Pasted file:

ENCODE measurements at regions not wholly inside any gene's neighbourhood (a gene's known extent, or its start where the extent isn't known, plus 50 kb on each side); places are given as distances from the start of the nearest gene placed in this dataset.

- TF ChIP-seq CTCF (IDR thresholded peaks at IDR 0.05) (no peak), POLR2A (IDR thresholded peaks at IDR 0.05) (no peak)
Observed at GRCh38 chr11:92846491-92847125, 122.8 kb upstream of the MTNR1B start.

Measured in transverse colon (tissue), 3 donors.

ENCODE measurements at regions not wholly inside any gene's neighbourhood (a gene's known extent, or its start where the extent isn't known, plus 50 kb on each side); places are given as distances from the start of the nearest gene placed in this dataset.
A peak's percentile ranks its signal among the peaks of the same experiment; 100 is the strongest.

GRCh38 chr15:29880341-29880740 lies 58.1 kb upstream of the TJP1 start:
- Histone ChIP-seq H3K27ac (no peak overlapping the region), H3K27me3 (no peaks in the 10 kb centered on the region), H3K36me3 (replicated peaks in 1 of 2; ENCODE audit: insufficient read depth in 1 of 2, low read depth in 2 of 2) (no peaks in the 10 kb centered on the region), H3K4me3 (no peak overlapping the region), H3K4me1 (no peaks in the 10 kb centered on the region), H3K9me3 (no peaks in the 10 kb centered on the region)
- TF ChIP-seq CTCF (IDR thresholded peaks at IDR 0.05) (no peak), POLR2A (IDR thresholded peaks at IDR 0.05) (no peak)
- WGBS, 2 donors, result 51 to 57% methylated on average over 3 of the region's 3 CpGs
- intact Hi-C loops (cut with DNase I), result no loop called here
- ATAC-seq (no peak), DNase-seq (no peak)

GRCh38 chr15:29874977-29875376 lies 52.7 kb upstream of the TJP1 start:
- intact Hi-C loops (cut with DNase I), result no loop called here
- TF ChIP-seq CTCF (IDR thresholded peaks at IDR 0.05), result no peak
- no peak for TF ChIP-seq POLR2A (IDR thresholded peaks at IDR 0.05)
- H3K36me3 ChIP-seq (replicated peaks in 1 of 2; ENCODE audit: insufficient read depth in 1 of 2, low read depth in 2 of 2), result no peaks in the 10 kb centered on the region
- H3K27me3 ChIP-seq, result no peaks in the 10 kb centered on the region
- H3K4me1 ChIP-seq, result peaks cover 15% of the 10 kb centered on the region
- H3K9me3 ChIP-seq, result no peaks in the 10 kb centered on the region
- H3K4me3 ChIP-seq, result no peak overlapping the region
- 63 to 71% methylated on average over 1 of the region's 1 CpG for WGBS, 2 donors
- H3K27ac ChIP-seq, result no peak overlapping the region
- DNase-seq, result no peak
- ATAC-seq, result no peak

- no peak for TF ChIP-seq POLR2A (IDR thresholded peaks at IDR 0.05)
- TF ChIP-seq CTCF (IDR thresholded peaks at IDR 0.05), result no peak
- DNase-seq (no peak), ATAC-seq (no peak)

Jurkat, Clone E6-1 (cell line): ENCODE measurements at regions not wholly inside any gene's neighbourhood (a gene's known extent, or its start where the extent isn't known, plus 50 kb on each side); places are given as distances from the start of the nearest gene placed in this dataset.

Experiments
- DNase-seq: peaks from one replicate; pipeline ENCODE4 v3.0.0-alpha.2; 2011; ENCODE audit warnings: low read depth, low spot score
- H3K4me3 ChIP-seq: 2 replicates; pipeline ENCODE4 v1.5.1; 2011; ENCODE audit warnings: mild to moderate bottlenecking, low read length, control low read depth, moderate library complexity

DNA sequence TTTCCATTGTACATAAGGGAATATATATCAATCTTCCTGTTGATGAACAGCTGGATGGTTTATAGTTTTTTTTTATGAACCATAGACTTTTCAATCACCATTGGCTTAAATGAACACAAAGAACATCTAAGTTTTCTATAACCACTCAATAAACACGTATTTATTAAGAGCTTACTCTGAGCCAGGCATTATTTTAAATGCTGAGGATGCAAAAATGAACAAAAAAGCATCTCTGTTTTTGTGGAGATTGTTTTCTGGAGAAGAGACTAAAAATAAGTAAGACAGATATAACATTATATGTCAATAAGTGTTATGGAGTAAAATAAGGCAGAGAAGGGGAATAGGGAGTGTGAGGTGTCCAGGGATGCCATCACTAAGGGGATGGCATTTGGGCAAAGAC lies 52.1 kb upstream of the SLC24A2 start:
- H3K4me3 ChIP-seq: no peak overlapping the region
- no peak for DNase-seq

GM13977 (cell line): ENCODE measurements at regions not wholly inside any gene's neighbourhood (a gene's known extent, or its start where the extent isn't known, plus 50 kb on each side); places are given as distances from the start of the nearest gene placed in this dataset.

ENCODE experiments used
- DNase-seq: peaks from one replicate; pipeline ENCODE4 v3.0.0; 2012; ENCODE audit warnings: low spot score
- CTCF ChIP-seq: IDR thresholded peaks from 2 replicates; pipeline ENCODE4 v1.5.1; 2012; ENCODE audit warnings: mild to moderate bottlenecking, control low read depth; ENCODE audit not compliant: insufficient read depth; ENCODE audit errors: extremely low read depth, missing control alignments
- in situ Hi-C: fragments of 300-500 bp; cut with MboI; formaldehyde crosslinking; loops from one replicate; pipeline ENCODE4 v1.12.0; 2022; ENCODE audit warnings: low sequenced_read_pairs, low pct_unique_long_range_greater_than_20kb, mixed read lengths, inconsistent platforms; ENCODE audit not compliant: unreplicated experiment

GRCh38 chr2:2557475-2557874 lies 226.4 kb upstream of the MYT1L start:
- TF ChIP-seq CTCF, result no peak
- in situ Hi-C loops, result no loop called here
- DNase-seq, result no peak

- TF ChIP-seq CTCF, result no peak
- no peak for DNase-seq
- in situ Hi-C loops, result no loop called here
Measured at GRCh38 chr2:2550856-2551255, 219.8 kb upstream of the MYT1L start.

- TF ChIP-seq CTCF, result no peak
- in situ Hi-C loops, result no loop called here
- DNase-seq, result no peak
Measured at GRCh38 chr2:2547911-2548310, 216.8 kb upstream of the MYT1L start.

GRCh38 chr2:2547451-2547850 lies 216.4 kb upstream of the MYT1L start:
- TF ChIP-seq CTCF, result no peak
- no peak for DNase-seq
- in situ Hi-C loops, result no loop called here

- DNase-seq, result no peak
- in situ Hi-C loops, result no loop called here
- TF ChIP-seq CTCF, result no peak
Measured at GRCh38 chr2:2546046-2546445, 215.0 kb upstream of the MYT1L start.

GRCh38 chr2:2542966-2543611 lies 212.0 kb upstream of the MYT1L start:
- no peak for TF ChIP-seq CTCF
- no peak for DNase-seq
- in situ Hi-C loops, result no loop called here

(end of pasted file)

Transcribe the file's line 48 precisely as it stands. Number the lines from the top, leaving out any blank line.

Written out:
Measured at GRCh38 chr2:2550856-2551255, 219.8 kb upstream of the MYT1L start.